Part 33 of our weekly series charting Carlisle United's historic 1973/74 season...

Carlisle United spending their way to success has not often been a feature of the Blues’ history. So it was in the early spring of 1974 - even with the First Division in tantalising sight.

Despite a series of scouting missions, Alan Ashman ultimately declined to add to his squad before the March transfer deadline. Unlike some other clubs, United had only been scouring the market for bargains, to no avail.

“People probably think we should go out and spend £100,000 on a couple of new players to add the final push to our promotion campaign,” said the manager. “It would be nice to do that – but we just don’t have the money.

“Carlisle lose a small amount of money each week and when people start talking in terms of £40,000 and £50,000 for players, that’s when I have to lose interest.”

News and Star: Alan Ashman admitted defeat in United's pre-deadline transfer effortsAlan Ashman admitted defeat in United's pre-deadline transfer efforts (Image: News & Star)

United limited spending power was also a consequence of failing to move on certain players on their transfer list. The experienced pair of Brian Tiler and Stan Ternent did not attract offers before the deadline, and so the final phase of the Blues’ attempt to make history would continue without any last-ditch changes.

Next up for Ashman’s side was a trip to Villa Park. Aston Villa were not flying as highly as their reputation might have implied, but there was a clear and present threat in their ranks all the same.

One danger man, highlighted by ex-Villa man Tiler, was the creative Chico Hamilton. “He’s a similar sort of player to Stan Bowles in that he can beat players on a sixpence,” said the Carlisle defender.

News and Star: Chico Hamilton was a dangerous opponent when Carlisle took on Aston Villa in March 1974Chico Hamilton was a dangerous opponent when Carlisle took on Aston Villa in March 1974 (Image: PA)

United went into the game with the double boost of John Gorman and Chris Balderstone’s availability after stomach and toe problems respectively. The latter, who had missed the victory over Fulham, had to be content with a place on the bench at Villa.

His case for a recall was made by a Carlisle performance which did not, for all their efforts, quite come up to scratch. It was not a particularly enterprising contest with neither side offering much in the way of early attacking danger.

Yet Villa made their sparing chances count. Moments after Allan Ross, the Carlisle keeper, had saved superbly from Alun Evans, the Villa man was supplied again and this time gave Ross no chance with a fine 25-yard shot.

News and Star: Ray Train takes on an Aston Villa opponent in United's 2-1 defeatRay Train takes on an Aston Villa opponent in United's 2-1 defeat (Image: News & Star)

In response, United struggled for rhythm in spite of the industry of such as Gorman and Ray Train. And things got even more difficult when, early in the second half, Tiler tripped Brian Little, and Hamilton’s penalty, rifled down the middle, beat the diving Ross.

Carlisle finally applied some better pressure once two behind, but could not produce enough to get fully back into things. They did pull one back in the 75th minute when Frank Clarke pounced on a Fred Turnbull slip, and went after Villa in the closing stages, but to no avail.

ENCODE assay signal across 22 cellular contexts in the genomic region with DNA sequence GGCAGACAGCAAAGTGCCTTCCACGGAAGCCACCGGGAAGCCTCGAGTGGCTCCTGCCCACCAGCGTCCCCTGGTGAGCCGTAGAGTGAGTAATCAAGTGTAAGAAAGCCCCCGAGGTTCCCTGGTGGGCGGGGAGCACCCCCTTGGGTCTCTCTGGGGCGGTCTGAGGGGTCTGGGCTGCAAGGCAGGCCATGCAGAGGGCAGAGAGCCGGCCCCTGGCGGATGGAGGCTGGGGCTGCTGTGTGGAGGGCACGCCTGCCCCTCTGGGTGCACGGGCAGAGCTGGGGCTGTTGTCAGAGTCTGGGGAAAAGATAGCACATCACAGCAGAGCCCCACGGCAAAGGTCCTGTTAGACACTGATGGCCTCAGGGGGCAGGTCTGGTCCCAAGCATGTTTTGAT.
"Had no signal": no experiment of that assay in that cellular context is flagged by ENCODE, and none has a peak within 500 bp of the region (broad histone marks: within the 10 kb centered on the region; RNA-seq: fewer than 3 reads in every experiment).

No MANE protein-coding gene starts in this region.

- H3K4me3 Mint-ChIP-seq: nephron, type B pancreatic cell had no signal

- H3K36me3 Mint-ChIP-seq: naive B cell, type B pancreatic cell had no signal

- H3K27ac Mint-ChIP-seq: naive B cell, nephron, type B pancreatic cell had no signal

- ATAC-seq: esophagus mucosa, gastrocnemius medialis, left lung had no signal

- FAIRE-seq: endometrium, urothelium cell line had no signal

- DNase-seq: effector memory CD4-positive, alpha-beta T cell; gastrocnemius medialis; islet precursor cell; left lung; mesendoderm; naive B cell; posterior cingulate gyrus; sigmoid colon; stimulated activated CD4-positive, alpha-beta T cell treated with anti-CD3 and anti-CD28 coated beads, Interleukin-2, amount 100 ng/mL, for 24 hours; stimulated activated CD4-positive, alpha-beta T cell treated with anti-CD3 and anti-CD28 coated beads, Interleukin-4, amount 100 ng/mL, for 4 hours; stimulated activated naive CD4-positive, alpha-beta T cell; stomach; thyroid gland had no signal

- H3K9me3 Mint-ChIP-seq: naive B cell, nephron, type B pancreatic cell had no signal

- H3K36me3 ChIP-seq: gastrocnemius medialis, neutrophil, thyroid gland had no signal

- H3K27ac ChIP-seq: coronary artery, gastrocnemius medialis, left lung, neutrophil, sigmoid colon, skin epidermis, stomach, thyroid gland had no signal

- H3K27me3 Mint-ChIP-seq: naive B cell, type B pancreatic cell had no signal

A 2-1 defeat was certainly not part of the plan for a side trying to revive themselves as leading promotion contenders. Ashman conceded: “We can’t afford to drop many points now if we are to stay in the hunt.”

His warning was heeded in the next game, against Malcolm Allison’s Crystal Palace. It was one of those occasions where result had to trump anything else, and United got there despite their best efforts to make life difficult for themselves again.

News and Star: Frank Clarke was the goal hero against PalaceFrank Clarke was the goal hero against Palace (Image: News & Star)

With Balderstone swiftly recalled, Carlisle were the dominant side and more enterprising in their play, and Palace keeper Paul Hammond made some strong saves from Train and Les O’Neill. The midfield duo were terrier-like in retaining Carlisle’s superiority, and it told in the 26th minute.

The Brunton Park crowd of 6,964 roared their relief when Bobby Owen’s cross was collected by Joe Laidlaw, who swiftly found frontman Clarke in space for a straightforward finish.

It did not prove a cue for Carlisle to cut loose, since their further attacking efforts were dashed. Palace, in response, were reasonably inventive in midfield and in the second half both Don Rogers and Tony Taylor missed good chances, but United, as things went on, were the bigger culprits in front of goal.

Laidlaw and Clarke, mainly, were guilty of squandering opportunities but in the event it did not cost Carlisle, who were able to take a 1-0 win to the bank – and then learned that several of their rivals in the upper reaches of Division Two had lost.

Things, then, were bunching up in the race for the third promotion place, given that Middlesbrough looked over the horizon in first place and Luton Town looking increasingly secure in second.

A trip to Hull City would be the next test of the Cumbrians' mettle. Off the field, meanwhile, United’s early ventures into the commercial world led to talks with a travelling circus troupe who wanted to perform in the Brunton Park car park in the close season. United’s first sponsored game, against Sunderland, was also looming over Easter.

The real riches of promotion, though, remained foremost in the Cumbrians’ sights…